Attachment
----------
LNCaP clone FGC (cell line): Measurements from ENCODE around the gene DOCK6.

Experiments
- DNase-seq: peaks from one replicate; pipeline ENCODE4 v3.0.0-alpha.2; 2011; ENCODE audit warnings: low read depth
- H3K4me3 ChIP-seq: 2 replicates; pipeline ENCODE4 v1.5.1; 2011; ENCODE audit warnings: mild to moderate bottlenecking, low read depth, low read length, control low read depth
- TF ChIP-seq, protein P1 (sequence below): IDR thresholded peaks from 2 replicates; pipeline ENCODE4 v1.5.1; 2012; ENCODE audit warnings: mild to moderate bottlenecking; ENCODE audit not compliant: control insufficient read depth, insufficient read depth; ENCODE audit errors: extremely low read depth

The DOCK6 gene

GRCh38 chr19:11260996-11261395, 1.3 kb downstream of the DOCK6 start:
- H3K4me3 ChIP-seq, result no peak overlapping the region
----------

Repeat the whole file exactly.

LNCaP clone FGC (cell line): Measurements from ENCODE around the gene DOCK6.

Experiments
- DNase-seq: peaks from one replicate; pipeline ENCODE4 v3.0.0-alpha.2; 2011; ENCODE audit warnings: low read depth
- H3K4me3 ChIP-seq: 2 replicates; pipeline ENCODE4 v1.5.1; 2011; ENCODE audit warnings: mild to moderate bottlenecking, low read depth, low read length, control low read depth
- TF ChIP-seq, protein P1 (sequence below): IDR thresholded peaks from 2 replicates; pipeline ENCODE4 v1.5.1; 2012; ENCODE audit warnings: mild to moderate bottlenecking; ENCODE audit not compliant: control insufficient read depth, insufficient read depth; ENCODE audit errors: extremely low read depth

The DOCK6 gene

GRCh38 chr19:11260996-11261395, 1.3 kb downstream of the DOCK6 start:
- H3K4me3 ChIP-seq, result no peak overlapping the region